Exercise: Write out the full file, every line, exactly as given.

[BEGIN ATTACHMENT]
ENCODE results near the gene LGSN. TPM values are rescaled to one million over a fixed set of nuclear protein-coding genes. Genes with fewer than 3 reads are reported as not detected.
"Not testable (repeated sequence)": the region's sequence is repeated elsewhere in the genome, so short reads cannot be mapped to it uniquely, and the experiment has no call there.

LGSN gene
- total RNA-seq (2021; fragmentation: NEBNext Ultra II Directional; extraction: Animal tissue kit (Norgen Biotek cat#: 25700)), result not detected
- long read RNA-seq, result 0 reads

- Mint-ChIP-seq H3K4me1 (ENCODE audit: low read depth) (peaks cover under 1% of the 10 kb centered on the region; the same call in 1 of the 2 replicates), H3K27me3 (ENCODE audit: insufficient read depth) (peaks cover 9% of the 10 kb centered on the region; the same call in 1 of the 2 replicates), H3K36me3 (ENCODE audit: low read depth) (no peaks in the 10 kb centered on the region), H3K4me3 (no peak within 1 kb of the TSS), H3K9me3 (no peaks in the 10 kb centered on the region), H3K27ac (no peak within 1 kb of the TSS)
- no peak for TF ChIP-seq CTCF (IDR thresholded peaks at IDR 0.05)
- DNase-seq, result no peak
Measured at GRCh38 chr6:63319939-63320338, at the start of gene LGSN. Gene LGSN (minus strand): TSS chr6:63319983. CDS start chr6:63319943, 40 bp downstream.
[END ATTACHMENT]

ENCODE results near the gene LGSN. TPM values are rescaled to one million over a fixed set of nuclear protein-coding genes. Genes with fewer than 3 reads are reported as not detected.
"Not testable (repeated sequence)": the region's sequence is repeated elsewhere in the genome, so short reads cannot be mapped to it uniquely, and the experiment has no call there.

LGSN gene
- total RNA-seq (2021; fragmentation: NEBNext Ultra II Directional; extraction: Animal tissue kit (Norgen Biotek cat#: 25700)), result not detected
- long read RNA-seq, result 0 reads

- Mint-ChIP-seq H3K4me1 (ENCODE audit: low read depth) (peaks cover under 1% of the 10 kb centered on the region; the same call in 1 of the 2 replicates), H3K27me3 (ENCODE audit: insufficient read depth) (peaks cover 9% of the 10 kb centered on the region; the same call in 1 of the 2 replicates), H3K36me3 (ENCODE audit: low read depth) (no peaks in the 10 kb centered on the region), H3K4me3 (no peak within 1 kb of the TSS), H3K9me3 (no peaks in the 10 kb centered on the region), H3K27ac (no peak within 1 kb of the TSS)
- no peak for TF ChIP-seq CTCF (IDR thresholded peaks at IDR 0.05)
- DNase-seq, result no peak
Measured at GRCh38 chr6:63319939-63320338, at the start of gene LGSN. Gene LGSN (minus strand): TSS chr6:63319983. CDS start chr6:63319943, 40 bp downstream.